Millennium Post

4-tier GST structure of 5-28% on anvil, Govt hopes to tame inflation

A four-tier GST tax structure of 5, 12, 18 and 28 per cent that aims to lower tax incidence on most goods and keep out essential items was decided by a high-powered council today -- a major breakthrough for the rollout of the Goods and Services Tax regime from April 1 next year.

Luxury items like high-end cars and demerit goods including tobacco, pan masala and aerated drinks, will be taxed at the highest rate and would also attract a cess in a way that the total incidence of tax remains at almost the current level.

With a view to safeguarding the interest of poor and keeping inflation under check, half the items in CPI basket like foodgrains, would not be taxed at all, while there would be two standard tax rates of 12 and 18 per cent.

The lowest rate of 5 per cent would be for common use items under the GST regime targetted to be rolled out from April 1, 2017.

After differences kept away a consensus on the issue at the last meeting, the all-powerful GST Council, headed by Union Finance Minister Arun Jaitley, has decided to impose an additional cess. It would be the difference between the current incidence and the 28 per cent rate, not leading to increase in the final taxation.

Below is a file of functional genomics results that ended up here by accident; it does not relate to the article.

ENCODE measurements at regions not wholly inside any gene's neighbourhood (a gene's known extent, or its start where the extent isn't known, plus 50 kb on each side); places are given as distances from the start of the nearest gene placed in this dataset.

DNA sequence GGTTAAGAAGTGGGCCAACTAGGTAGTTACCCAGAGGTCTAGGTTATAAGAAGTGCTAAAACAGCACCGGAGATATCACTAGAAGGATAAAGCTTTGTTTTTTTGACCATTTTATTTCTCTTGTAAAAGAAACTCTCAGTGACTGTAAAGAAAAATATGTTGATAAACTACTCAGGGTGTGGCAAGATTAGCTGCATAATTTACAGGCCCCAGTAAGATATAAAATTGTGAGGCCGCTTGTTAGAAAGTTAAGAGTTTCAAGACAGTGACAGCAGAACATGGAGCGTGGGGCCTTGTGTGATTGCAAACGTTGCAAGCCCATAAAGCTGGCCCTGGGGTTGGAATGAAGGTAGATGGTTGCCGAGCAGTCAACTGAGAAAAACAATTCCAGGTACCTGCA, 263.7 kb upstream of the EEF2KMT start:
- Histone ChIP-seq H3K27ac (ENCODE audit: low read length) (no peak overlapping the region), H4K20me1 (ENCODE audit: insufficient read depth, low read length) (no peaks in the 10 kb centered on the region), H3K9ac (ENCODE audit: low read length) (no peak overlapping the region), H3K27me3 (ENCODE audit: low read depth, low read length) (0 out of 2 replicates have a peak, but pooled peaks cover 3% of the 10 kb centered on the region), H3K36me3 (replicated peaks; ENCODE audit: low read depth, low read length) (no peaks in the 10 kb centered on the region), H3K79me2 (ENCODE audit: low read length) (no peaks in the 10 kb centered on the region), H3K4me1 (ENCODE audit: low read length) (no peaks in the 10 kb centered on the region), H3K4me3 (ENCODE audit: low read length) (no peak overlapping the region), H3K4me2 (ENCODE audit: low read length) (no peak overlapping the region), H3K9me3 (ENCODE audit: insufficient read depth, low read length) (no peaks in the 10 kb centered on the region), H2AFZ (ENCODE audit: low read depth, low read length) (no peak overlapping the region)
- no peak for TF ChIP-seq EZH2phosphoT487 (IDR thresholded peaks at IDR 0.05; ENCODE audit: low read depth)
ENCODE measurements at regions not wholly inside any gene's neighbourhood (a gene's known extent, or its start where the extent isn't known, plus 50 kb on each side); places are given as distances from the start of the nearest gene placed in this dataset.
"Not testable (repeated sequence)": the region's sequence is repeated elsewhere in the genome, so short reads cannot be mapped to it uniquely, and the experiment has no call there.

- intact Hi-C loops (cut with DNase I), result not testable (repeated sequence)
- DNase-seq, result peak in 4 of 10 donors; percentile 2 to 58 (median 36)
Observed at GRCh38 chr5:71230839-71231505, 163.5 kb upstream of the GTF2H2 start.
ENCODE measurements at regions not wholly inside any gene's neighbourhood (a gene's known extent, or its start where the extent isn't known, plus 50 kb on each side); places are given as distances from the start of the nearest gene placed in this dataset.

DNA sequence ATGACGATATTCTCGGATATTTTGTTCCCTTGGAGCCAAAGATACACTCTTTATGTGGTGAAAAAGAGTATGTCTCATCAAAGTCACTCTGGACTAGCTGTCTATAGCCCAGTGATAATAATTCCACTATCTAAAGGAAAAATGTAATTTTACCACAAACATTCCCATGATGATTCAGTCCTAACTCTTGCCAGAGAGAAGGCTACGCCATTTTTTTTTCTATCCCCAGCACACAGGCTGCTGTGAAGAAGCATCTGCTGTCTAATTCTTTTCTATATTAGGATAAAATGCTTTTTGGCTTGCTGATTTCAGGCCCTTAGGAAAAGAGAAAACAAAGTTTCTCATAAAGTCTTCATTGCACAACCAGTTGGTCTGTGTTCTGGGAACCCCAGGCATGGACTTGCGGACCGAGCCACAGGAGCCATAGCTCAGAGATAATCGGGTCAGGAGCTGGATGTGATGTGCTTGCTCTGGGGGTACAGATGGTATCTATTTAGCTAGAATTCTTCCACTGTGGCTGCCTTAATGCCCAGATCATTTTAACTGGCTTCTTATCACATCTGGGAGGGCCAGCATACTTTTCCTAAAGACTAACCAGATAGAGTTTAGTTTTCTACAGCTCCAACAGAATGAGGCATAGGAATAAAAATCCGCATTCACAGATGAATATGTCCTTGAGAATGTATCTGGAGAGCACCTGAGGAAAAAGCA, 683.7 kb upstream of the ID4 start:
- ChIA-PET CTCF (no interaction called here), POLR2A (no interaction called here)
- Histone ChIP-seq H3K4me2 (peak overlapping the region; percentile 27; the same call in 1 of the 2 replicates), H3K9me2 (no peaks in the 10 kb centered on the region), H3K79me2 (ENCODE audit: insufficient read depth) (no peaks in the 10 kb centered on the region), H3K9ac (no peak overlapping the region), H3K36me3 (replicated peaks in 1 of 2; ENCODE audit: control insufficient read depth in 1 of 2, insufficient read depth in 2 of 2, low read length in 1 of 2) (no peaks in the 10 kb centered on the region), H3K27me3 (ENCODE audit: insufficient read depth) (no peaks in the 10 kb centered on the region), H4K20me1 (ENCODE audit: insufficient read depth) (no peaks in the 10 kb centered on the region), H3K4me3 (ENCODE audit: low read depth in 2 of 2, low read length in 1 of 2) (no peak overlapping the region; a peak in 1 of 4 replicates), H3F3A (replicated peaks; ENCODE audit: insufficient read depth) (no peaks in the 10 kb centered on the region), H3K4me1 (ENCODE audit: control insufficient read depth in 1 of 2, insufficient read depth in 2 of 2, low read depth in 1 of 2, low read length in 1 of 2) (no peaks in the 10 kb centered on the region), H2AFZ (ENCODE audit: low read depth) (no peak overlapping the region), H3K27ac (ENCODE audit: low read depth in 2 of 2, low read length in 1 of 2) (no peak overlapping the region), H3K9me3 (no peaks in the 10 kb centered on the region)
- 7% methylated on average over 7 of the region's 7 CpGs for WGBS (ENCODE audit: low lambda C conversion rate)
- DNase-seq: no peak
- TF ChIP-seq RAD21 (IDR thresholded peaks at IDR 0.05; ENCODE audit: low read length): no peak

Tobacco currently attracts about 65 per cent total tax and for aerated drinks, the current rate is about 40 per cent.

Announcing the decisions arrived at the first day of the two-day GST Council meeting, Jaitley said highest tax slab will be applicable to items which are currently taxed at 30-31 per cent (excise duty of 12.5 per cent plus VAT 14.5 pc).

“...finally the consensus is that these items, with a cascading effect of 30-31 per cent, will now be taxed at 28 per cent, but with a rider. And the rider is that in this category there are several items which are now being used increasingly by a very large number of people, particularly the lower middle class. So for them, 28 or 30 or 31 per cent rate will be higher, and so we are transferring them to 18 per cent,” Jaitley told reporters here.

The final list of items for each tax bracket will be worked out by a committee, Jaitley said, adding that soap, oil, shaving stick, toothpaste and such products will likely to move down to 18 per cent bracket.

Chief Economic Advisor Arvind Subramanian said the rate structure “should probably serve to lower inflation...and should probably bring it down.”

For most items, GST will be excise duty plus VAT and that incidence will decide on which tax bracket particular goods or items fall into.

Asked about the incidence on automobiles, Jaitley said: “There is a difference between cars and luxury cars. Cars will come under 28 per cent, but luxury cars owners can afford to pay a little more”. Higher taxes for compensating states would have been “hugely burdensome for consumers” and the incidence of cess will not add a single rupee to prices, the finance minister said.  

He added Rs 50,000 crore would be needed to compensate states for loss of revenue from the rollout of GST, which is to subsume a host of central and state taxes like excise duty, service tax and VAT, in the first year. The 4-tier tax structure agreed to is a slight modification over the 6, 12, 18 and 26 per cent slabs proposed, which were discussed at the GST Council last month.
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